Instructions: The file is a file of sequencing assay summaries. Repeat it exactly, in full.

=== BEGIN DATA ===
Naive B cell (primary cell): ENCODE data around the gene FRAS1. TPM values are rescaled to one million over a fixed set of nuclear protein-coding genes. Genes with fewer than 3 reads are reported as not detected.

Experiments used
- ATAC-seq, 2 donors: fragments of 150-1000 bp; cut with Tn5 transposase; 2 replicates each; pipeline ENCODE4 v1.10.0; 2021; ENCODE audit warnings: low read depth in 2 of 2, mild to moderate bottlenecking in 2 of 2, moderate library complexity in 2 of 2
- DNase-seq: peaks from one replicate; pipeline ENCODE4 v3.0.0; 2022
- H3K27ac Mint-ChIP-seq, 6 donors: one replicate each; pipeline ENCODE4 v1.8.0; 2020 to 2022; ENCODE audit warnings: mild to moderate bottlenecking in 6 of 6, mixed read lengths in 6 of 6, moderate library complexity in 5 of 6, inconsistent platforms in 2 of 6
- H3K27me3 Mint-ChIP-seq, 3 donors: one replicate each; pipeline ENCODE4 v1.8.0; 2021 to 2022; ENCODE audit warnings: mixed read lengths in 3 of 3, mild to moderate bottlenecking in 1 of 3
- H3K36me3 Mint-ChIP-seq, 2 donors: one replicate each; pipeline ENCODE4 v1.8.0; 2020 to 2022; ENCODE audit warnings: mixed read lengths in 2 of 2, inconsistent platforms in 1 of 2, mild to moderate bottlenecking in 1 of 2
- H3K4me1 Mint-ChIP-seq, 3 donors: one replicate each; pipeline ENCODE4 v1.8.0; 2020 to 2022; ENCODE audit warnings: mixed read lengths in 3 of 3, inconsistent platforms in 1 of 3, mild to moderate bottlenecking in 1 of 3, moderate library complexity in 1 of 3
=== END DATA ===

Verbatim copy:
Naive B cell (primary cell): ENCODE data around the gene FRAS1. TPM values are rescaled to one million over a fixed set of nuclear protein-coding genes. Genes with fewer than 3 reads are reported as not detected.

Experiments used
- ATAC-seq, 2 donors: fragments of 150-1000 bp; cut with Tn5 transposase; 2 replicates each; pipeline ENCODE4 v1.10.0; 2021; ENCODE audit warnings: low read depth in 2 of 2, mild to moderate bottlenecking in 2 of 2, moderate library complexity in 2 of 2
- DNase-seq: peaks from one replicate; pipeline ENCODE4 v3.0.0; 2022
- H3K27ac Mint-ChIP-seq, 6 donors: one replicate each; pipeline ENCODE4 v1.8.0; 2020 to 2022; ENCODE audit warnings: mild to moderate bottlenecking in 6 of 6, mixed read lengths in 6 of 6, moderate library complexity in 5 of 6, inconsistent platforms in 2 of 6
- H3K27me3 Mint-ChIP-seq, 3 donors: one replicate each; pipeline ENCODE4 v1.8.0; 2021 to 2022; ENCODE audit warnings: mixed read lengths in 3 of 3, mild to moderate bottlenecking in 1 of 3
- H3K36me3 Mint-ChIP-seq, 2 donors: one replicate each; pipeline ENCODE4 v1.8.0; 2020 to 2022; ENCODE audit warnings: mixed read lengths in 2 of 2, inconsistent platforms in 1 of 2, mild to moderate bottlenecking in 1 of 2
- H3K4me1 Mint-ChIP-seq, 3 donors: one replicate each; pipeline ENCODE4 v1.8.0; 2020 to 2022; ENCODE audit warnings: mixed read lengths in 3 of 3, inconsistent platforms in 1 of 3, mild to moderate bottlenecking in 1 of 3, moderate library complexity in 1 of 3